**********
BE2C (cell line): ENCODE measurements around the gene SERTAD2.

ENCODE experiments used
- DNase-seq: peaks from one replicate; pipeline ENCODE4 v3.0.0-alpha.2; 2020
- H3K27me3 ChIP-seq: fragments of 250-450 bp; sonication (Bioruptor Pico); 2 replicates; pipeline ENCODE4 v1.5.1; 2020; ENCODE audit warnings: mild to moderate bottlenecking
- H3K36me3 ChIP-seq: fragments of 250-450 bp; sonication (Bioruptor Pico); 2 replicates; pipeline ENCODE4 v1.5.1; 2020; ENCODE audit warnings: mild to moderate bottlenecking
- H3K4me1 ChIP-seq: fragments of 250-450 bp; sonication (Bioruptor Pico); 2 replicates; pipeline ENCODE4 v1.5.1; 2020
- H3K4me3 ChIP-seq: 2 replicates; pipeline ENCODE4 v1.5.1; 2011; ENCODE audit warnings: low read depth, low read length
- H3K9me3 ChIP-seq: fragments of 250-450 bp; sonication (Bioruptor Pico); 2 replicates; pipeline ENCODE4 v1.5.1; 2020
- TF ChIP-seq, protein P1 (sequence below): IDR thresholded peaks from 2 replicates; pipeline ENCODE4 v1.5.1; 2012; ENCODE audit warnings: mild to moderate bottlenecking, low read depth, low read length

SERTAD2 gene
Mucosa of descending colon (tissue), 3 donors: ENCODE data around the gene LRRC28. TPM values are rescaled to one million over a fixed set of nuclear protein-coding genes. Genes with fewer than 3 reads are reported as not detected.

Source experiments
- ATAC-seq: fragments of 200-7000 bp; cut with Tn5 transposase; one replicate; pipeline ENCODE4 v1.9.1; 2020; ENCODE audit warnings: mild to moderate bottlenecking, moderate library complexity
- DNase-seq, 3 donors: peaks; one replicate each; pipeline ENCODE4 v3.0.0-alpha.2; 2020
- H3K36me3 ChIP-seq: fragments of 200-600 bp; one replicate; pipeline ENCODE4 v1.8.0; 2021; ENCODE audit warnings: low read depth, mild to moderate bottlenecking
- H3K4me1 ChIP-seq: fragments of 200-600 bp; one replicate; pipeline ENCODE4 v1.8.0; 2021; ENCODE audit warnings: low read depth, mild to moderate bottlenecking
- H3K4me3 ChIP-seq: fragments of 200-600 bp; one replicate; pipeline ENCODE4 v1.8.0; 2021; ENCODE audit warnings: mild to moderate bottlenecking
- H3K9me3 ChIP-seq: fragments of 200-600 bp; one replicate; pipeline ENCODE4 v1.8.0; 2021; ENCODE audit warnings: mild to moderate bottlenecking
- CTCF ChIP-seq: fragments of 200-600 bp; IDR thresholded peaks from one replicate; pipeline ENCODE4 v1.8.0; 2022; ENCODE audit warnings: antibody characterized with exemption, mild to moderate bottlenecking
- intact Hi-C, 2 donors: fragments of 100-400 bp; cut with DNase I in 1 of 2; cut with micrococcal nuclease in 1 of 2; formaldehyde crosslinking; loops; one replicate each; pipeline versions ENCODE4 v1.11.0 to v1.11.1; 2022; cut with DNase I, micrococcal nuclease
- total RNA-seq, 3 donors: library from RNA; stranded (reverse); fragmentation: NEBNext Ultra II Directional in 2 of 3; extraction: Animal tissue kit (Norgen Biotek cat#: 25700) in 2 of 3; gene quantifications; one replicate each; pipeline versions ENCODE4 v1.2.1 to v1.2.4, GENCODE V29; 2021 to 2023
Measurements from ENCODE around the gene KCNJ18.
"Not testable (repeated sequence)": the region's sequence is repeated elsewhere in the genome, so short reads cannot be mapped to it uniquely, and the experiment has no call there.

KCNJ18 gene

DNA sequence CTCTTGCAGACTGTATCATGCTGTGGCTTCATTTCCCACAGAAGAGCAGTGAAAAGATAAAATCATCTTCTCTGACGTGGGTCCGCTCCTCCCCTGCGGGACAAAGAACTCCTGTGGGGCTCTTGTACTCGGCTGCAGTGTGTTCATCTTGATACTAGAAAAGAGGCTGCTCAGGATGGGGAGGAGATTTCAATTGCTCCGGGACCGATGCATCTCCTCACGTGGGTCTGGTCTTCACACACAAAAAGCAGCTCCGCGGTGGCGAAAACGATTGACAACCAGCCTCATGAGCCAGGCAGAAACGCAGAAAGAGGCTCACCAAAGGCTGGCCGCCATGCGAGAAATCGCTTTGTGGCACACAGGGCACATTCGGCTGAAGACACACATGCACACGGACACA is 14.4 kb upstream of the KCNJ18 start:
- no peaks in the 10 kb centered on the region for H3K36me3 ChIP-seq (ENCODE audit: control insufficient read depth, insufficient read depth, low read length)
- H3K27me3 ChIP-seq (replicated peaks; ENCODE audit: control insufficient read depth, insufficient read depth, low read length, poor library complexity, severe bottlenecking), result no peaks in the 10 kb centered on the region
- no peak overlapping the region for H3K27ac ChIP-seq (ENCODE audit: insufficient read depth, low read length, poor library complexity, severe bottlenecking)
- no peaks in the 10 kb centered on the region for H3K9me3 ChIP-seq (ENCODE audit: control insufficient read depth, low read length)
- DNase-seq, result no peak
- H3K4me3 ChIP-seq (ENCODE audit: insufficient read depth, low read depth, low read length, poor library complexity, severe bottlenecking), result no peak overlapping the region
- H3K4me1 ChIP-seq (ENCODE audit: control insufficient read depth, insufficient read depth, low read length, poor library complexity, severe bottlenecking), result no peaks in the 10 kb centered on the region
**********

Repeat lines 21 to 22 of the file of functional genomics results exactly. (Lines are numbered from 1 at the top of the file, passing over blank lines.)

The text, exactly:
- total RNA-seq, 3 donors: library from RNA; stranded (reverse); fragmentation: NEBNext Ultra II Directional in 2 of 3; extraction: Animal tissue kit (Norgen Biotek cat#: 25700) in 2 of 3; gene quantifications; one replicate each; pipeline versions ENCODE4 v1.2.1 to v1.2.4, GENCODE V29; 2021 to 2023
Measurements from ENCODE around the gene KCNJ18.